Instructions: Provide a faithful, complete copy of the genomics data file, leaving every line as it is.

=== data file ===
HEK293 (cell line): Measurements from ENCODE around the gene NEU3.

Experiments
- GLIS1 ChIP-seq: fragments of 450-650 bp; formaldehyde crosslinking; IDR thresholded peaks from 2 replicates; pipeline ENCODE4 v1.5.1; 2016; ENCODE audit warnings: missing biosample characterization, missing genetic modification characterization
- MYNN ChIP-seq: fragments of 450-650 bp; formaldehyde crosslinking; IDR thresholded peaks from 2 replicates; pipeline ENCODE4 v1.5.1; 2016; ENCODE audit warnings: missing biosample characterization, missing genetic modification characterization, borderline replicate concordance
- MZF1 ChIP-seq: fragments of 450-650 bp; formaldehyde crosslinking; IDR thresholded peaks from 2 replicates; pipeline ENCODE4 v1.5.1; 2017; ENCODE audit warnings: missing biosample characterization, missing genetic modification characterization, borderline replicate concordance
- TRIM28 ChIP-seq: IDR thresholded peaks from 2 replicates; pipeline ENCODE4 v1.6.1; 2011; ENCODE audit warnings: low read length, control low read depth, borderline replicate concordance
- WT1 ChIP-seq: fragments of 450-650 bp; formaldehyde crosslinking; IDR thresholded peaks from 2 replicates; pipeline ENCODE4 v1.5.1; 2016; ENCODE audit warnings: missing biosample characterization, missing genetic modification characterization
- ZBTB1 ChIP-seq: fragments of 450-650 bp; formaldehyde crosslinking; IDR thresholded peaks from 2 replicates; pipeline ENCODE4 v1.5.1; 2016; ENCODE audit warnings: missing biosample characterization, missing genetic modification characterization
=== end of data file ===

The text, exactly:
HEK293 (cell line): Measurements from ENCODE around the gene NEU3.

Experiments
- GLIS1 ChIP-seq: fragments of 450-650 bp; formaldehyde crosslinking; IDR thresholded peaks from 2 replicates; pipeline ENCODE4 v1.5.1; 2016; ENCODE audit warnings: missing biosample characterization, missing genetic modification characterization
- MYNN ChIP-seq: fragments of 450-650 bp; formaldehyde crosslinking; IDR thresholded peaks from 2 replicates; pipeline ENCODE4 v1.5.1; 2016; ENCODE audit warnings: missing biosample characterization, missing genetic modification characterization, borderline replicate concordance
- MZF1 ChIP-seq: fragments of 450-650 bp; formaldehyde crosslinking; IDR thresholded peaks from 2 replicates; pipeline ENCODE4 v1.5.1; 2017; ENCODE audit warnings: missing biosample characterization, missing genetic modification characterization, borderline replicate concordance
- TRIM28 ChIP-seq: IDR thresholded peaks from 2 replicates; pipeline ENCODE4 v1.6.1; 2011; ENCODE audit warnings: low read length, control low read depth, borderline replicate concordance
- WT1 ChIP-seq: fragments of 450-650 bp; formaldehyde crosslinking; IDR thresholded peaks from 2 replicates; pipeline ENCODE4 v1.5.1; 2016; ENCODE audit warnings: missing biosample characterization, missing genetic modification characterization
- ZBTB1 ChIP-seq: fragments of 450-650 bp; formaldehyde crosslinking; IDR thresholded peaks from 2 replicates; pipeline ENCODE4 v1.5.1; 2016; ENCODE audit warnings: missing biosample characterization, missing genetic modification characterization